With US commercial operations utilizing nearly 40% of domestic electrical consumption, controlling business overhead with onsite energy production is financial win-win for your business as well as for the planet. Those solar panels on your roof are a billboard announcing to the world that your company understands the importance of economic and ecologic sustainability. Plus a percentage of your customers will love you all the more because you care! In the daily business battle for hearts and minds, it is always better to be perceived as the good guy in it for the long haul rather than the pirate ripping out short term gains and damn the consequences.
All well and good. But how do the solar numbers work out in the real world?
Current Vermont rules encourage roof mounted systems, a response to the proliferation of large ground systems in prominent view from our scenic highways. We also had to agree to use at least 50% of what we produce in the building that hosts the installation; not an issue in our case.
There are many different financing schemes available to go solar. The simplest way is buy into an existing or proposed system. By buying or leasing panels (a percentage of output) on a large commercial installation a company can garner a 10% to 20% savings on their electric bills. This scheme works very well with hydropower or wind too.
Putting up your own panels can save you even more over 20 -25 years. Plus – and this is a big plus – if you have a permit in hand in 2018 you can save 30% of the total cost of system through a Federal Tax Rebate.
18 months ago Vermont Soap set out to solarize our 30,000sqft roof in an effort to mitigate our somewhat daunting electrical bills. We started by obtaining 3 bids for a flat roof mounted 150KW system. This is the size that the Public Service Board (PSB) rules encourage. Our roof is large enough to install 225KW of solar panels. However doing so lowers the price the utility will credit us for the energy we produce aka “The Vermont Solar adder”. (Bizarre but true. I still don’t understand the reasoning behind this limitation but there it is.)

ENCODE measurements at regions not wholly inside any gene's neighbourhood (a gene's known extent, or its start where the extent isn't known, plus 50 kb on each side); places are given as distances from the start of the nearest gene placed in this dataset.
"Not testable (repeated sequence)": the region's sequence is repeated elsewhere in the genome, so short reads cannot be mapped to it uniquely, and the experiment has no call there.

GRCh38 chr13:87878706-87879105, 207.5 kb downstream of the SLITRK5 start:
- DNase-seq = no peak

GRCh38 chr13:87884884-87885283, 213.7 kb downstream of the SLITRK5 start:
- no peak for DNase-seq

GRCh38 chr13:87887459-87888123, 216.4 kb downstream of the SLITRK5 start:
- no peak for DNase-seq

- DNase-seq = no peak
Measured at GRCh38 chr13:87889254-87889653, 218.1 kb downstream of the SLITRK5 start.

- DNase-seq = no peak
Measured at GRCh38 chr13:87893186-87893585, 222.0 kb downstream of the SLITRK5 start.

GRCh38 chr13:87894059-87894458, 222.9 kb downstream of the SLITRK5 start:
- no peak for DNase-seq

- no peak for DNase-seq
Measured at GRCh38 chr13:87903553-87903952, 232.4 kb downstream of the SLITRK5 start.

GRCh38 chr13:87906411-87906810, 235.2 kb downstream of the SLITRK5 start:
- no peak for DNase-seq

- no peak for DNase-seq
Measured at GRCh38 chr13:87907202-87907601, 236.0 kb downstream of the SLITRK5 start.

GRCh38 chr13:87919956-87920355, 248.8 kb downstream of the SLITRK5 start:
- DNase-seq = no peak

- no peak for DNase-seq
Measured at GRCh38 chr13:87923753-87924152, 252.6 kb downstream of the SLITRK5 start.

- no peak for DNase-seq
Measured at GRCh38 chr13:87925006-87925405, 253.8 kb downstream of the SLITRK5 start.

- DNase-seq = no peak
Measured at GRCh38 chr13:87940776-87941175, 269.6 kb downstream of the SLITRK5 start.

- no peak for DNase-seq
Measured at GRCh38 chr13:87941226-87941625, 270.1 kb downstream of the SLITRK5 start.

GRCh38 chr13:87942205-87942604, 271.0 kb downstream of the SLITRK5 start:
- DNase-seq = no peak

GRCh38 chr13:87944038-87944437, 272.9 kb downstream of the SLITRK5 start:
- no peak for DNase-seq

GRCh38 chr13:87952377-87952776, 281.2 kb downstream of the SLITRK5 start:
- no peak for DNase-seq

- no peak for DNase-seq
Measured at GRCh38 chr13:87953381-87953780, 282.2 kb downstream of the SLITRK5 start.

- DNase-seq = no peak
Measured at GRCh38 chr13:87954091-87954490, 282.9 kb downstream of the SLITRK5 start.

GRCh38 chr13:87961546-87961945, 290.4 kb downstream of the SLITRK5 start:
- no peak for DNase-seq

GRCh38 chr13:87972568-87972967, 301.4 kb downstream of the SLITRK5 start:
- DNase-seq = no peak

The first bid came in at $550,000. This seemed high, and it was. Questioning the economics of the investment at that price we continued the process. The next bid came in at $275,000. This seemed crazy low. Further investigation showed us why. This company wanted to use inverters that had a likely 8 year useful life at the amperage we would generate rather than 25 years or more from a better quality bank of inverters. (Note: Inverters turn DC solar panel power into more useful AC power.) The panels were super cheap and we are pretty sure that they were returns from a massive recall of potentially defective panels.
The middle bid came in at $475,000. Better, but not what we had hoped for. By negotiating down the maintenance contract we settled on a figure closer to $425,000. Needless to say these are the contractors that got our business. We got a quality system installed by quality people that should outlast the 25 year stated life of the unit. Shout out to Suncommon for their help and patience and professional staff!
Key Bank offered us 100% financing on the system. Basically, they get the first 10 years of power the system produces. After that we own it and whatever power it makes for the next 15 years. After that we expect another 5-10 years of lower production numbers as the panels and inverters age and become less efficient.
Since we own the panels we get the tax incentives. The 30% Federal Tax incentive is worth $127,000. Plus we take the interest and depreciation schedule. Adding it all up we are looking at $1M in income on a roughly $500,000 investment (with estimated interest charges) over 20 years. That’s an estimated $25,000 in yearly income and tax savings over 20 years for a no money down investment. Not too shabby!
Every deal is a little different and incentives and PSB guidelines can change year to year, so if you are looking at installing solar for your business get going now or lose the 30% tax credit which phases out year’s end.
This is the Soapman letting you know that your next bar of organic Vermont Soap might just be made with solar power!
Thanks for reading.